While adults play in virtual worlds like Second Life, kids have found a digital outlet to play too. The online gaming site is geared at tweens (ages 8-12) and owned by Canadian stuffed animal line Ganz.
The plush pets ($10-$12.50) from Ganz come with coded tags that give owners access to the Webkinz World website. When they register the ID, their pet comes to life in the virtual world.
The pet owner can then adopt the digital pet and choose its name and gender. Upon registration, the owner gets 2,000 in KinzCash to buy their pet's necessities like food and clothes. If this runs out, they can apply for jobs, like virtual burger flipping to earn more KinzCash. The e-store even has furniture so kids can customize the homes and private rooms for their virtual pals.
It's like a Tamagotchi for the big screen, but with more features. Kids can participate in trivia contests and chat with other pet owners around the world. The site has countless games which let Ganz exercise their ingenious marketing tactic: play time is restricted to certain amounts. Wheel of Wow, for example, can only be played once a day. Kids want more so they keep coming back; it also ensures they don’t get bored.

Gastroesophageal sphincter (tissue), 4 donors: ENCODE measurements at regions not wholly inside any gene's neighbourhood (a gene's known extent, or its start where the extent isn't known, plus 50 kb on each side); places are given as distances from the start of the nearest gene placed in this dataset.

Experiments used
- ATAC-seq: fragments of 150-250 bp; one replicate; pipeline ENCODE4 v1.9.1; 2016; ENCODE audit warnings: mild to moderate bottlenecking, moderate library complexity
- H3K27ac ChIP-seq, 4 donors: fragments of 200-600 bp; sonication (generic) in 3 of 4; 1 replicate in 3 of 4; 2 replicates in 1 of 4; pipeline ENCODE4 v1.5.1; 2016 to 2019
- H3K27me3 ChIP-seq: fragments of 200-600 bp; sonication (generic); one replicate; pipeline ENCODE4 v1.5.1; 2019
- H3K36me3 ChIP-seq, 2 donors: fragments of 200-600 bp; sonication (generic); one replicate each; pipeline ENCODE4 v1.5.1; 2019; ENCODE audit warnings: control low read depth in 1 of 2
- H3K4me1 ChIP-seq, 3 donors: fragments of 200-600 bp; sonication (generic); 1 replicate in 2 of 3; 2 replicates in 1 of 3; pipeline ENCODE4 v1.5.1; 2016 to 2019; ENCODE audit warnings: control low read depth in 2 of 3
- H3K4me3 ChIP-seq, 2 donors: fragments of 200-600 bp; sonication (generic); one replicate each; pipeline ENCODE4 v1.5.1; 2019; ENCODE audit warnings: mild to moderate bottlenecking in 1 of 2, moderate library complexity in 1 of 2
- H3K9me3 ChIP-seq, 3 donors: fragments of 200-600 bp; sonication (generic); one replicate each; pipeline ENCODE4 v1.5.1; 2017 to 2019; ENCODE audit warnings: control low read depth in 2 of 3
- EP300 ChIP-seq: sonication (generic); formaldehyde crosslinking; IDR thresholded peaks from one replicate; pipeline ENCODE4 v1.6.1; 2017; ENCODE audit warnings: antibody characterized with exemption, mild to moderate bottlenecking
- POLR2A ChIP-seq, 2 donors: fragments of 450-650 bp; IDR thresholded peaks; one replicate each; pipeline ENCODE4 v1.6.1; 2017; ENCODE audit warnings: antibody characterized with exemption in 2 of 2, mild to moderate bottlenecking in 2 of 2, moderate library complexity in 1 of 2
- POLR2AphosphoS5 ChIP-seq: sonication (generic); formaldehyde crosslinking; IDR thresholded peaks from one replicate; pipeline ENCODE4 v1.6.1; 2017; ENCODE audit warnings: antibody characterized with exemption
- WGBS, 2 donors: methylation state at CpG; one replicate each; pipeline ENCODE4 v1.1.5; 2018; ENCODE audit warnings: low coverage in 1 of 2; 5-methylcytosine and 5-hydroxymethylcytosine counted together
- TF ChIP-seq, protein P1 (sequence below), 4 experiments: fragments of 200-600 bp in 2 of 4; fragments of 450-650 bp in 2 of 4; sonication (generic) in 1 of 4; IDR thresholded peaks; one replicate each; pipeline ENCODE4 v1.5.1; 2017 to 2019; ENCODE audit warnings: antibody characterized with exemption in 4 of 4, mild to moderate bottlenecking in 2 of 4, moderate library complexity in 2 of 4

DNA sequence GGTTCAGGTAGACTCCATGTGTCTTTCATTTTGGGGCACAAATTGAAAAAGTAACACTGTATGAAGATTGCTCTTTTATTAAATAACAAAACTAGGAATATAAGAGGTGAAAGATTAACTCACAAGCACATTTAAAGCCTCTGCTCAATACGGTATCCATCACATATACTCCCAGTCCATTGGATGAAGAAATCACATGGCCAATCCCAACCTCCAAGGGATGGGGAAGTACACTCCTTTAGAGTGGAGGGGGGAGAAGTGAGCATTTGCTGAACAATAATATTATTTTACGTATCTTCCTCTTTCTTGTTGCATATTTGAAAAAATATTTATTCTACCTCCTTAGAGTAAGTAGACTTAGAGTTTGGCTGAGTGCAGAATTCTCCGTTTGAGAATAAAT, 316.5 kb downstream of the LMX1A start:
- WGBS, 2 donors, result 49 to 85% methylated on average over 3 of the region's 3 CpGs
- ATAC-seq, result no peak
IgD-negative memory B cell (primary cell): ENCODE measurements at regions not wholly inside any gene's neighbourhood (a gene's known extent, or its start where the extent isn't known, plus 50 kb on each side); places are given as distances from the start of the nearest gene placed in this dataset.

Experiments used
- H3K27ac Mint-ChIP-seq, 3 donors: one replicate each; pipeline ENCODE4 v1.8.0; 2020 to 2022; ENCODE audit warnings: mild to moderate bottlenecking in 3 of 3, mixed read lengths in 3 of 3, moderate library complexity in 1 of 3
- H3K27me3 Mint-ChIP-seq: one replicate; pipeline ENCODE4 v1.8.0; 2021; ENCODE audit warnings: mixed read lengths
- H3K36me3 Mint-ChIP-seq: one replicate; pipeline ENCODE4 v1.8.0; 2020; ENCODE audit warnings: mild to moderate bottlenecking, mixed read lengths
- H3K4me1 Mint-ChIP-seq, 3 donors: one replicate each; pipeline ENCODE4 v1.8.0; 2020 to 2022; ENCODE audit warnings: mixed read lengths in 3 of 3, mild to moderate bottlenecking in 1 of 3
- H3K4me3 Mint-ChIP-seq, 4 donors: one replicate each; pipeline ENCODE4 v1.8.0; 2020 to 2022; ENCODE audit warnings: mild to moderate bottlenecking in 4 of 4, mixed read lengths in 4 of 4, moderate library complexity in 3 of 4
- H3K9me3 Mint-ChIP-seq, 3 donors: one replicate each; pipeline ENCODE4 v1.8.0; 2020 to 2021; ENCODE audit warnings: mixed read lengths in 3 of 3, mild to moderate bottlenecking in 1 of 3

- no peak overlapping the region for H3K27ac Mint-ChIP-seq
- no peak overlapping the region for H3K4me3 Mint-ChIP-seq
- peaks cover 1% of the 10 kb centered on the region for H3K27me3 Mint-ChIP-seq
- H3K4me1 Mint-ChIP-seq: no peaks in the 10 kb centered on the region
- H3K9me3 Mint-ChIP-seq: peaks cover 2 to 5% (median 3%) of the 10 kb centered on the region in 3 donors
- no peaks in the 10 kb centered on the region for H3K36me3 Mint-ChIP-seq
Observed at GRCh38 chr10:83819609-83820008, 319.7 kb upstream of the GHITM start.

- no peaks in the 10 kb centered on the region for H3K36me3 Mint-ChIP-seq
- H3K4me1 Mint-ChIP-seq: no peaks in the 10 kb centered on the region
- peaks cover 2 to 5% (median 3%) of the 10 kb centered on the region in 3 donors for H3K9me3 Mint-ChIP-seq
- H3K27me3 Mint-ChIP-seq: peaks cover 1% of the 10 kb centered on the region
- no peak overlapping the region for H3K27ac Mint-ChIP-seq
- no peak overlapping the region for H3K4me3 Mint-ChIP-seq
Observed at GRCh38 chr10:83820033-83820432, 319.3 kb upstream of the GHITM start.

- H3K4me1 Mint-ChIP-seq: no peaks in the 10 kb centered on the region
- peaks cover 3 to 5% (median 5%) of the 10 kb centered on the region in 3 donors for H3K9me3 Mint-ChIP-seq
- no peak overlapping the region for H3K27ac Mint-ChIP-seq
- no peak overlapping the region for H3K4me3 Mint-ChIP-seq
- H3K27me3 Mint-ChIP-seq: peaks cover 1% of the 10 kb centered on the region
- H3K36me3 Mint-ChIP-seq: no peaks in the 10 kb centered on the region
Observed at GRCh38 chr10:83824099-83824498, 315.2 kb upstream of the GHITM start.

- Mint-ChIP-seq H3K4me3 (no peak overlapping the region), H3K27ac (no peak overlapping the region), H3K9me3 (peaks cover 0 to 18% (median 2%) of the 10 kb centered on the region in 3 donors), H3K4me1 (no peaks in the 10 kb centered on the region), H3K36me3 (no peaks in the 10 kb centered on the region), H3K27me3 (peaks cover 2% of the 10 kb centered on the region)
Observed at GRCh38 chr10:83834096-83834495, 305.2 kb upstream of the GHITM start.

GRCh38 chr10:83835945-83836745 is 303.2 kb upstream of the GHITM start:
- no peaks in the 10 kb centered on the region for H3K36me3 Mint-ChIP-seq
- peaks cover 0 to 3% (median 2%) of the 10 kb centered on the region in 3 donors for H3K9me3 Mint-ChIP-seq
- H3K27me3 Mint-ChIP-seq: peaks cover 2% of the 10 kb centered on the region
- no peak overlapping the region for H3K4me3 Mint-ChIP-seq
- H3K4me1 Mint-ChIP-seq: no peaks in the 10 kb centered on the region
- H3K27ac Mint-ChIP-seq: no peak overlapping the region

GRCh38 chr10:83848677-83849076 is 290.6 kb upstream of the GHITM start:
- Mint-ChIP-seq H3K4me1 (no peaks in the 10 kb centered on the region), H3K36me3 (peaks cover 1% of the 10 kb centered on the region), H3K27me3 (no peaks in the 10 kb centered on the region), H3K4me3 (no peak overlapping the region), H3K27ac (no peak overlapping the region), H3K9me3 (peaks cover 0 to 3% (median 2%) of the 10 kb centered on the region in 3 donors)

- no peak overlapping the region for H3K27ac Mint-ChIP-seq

So how big is the children’s market? Packaged Facts released a report in 2005 stating that 29 million kids in the U.S. are between 8 and 14 year old. 90 per cent of them are online and have a combined purchasing power of $40 billion a year.
Virtual-reality gaming for tweens could be the next big gold mine. Ganz sold over 2 million Webkinz since April 2005. Traffic on the website is booming with over one million registered pets. The site had 1.9 million unique visitors in December, and between April 2006 and January 2007, the average user spent about 128 minutes per visit.
Webkinz is a safe place for kids to play in the virtual world and is free of advertising. The demands of kids and teens changes almost daily, making future success for virtual tween worlds a mystery. It’s a trend worth watching, however, since these are the consumers of the future.
Digitized Animal Interaction
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